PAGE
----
The ends of my skirt flitted in the steady stream of wind coming from the fan. I couldn’t tell how long it had been running in hopes of staving off the heat, but it felt as though all it was doing was circulating uncomfortable air.
It was hard to breathe.
I scratched at my arms nervously as Dr. B stared at my electronic medical record; plotting a new course of action.
He lifted his feet off of the desktop and turned his chair towards me.
He didn’t have to say anything.
I just knew.
The “L” word.
David and I were throwing chunks of erasers at each other when Mrs. C approached our desks with our French Language quizzes in her hand.
“Kim, I didn’t see you at the cross country try outs yesterday. Were you sick?”
“Mrs. C, I don’t know if I want to run.”
“Well that is silly! You need to run. You’re good at it. You have a lot of endurance in all the other sports. Of course you’re running.”
“I don’t think that I can do long distances though. Besides, it sounds boring.”
“Hmph,” she grumbled as she snapped the quiz in my face, “You are the ‘L’ word.”
“The ‘L’ word.”
David laughed into his elbow.
When he regained his composure he said, “She means you’re lazy!”
My eyes widened in disbelief.
Mrs. C’s chest puffed arrogantly as she smirked, turned her heels and then walked away.
At recess, I signed up for the cross country team, grinding the letters of my name deeply into the sheet.
“You never know if you’re going to like it if you don’t try it Kimberly,” Mrs. C shouted down the corridor.
That season I placed 2nd and 4th.
Surprisingly, I loved it.
“Lithium,” he said.
The “L” word rolled in my stomach.
I wiped my sweaty palms down my skirt and had wished that the air conditioning worked.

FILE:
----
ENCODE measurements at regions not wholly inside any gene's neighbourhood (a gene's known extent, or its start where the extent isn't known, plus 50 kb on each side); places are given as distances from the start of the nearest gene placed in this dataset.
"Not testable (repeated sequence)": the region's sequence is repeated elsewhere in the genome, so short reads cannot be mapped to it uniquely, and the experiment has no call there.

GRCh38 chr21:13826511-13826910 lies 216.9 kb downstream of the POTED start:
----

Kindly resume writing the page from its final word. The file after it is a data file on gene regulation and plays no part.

What do I remember about Lithium in nursing school?
Bloating up like a dead raccoon on the side of the road.
” Very crazy”
The last drug I had made Dr.B promise that we would try.
My last hope.
I held my breathe and vehemently shook my head no.
“It puts a ceiling on your moods,” he said as we both look upwards.
I wanted to stand up and see how far I had to reach my arms before my fingers grazed the ceiling.
“I…I don’t know. I mean, this is the last drug I wanted to try.”
“I know. That’s why I haven’t put you on it. You can think about it.”
He began to discuss Lithium at length as I eyed the ceiling and my feet planted firmly on the ground.
Sitting on his tacky couch, I suddenly had hope of my moods being sandwiched between two level planes.
“Dr. B I feel like I’m on a fence asking myself if I want to jump over. I keep thinking that the grass can be greener on the other side and I’ll never know if I don’t try.”
“That’s exactly right.”
“This is such a hard decision for me Dr.B. I just wish that someone would come up behind me and push me over. That someone would just say, ‘Kim, just take the Lithium’.”
“Kim,” Dr. B smiled, “just take the Lithium.”
On July 10th, 2012, I jumped over the fence with both feet.
And I’m running until I find the greenest fucking grass I have ever seen.
*Note: Dr. B did not force me into taking Lithium. I am thankful that he always gives me complete control of my care.